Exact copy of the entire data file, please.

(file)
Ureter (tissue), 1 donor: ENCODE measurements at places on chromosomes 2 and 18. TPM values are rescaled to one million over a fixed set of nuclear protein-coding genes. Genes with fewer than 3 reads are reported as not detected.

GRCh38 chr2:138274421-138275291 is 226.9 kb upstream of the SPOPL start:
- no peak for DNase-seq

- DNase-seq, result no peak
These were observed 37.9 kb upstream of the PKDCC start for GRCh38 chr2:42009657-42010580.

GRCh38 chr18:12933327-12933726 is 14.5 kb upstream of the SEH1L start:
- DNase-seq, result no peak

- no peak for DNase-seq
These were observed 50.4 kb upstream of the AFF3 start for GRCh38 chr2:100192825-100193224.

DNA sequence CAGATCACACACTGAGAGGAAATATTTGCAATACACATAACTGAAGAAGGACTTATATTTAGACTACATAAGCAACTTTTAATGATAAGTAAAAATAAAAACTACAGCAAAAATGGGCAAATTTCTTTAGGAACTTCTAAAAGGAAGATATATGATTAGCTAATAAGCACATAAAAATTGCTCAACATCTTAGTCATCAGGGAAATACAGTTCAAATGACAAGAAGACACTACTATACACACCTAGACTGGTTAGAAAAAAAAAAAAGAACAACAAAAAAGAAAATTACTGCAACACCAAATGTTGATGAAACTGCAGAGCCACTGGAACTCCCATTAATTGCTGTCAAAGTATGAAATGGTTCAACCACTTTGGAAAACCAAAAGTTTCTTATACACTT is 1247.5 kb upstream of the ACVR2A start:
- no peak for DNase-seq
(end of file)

Ureter (tissue), 1 donor: ENCODE measurements at places on chromosomes 2 and 18. TPM values are rescaled to one million over a fixed set of nuclear protein-coding genes. Genes with fewer than 3 reads are reported as not detected.

GRCh38 chr2:138274421-138275291 is 226.9 kb upstream of the SPOPL start:
- no peak for DNase-seq

- DNase-seq, result no peak
These were observed 37.9 kb upstream of the PKDCC start for GRCh38 chr2:42009657-42010580.

GRCh38 chr18:12933327-12933726 is 14.5 kb upstream of the SEH1L start:
- DNase-seq, result no peak

- no peak for DNase-seq
These were observed 50.4 kb upstream of the AFF3 start for GRCh38 chr2:100192825-100193224.

DNA sequence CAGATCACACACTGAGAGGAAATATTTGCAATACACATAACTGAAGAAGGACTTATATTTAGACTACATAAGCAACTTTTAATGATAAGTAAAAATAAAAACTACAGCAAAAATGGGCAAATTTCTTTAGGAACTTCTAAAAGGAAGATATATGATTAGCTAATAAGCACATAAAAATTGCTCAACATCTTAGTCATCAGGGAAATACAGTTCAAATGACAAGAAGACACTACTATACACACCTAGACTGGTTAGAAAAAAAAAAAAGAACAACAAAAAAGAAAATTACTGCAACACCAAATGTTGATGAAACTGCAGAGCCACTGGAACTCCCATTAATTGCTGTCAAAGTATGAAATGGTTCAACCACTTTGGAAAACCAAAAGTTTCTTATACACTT is 1247.5 kb upstream of the ACVR2A start:
- no peak for DNase-seq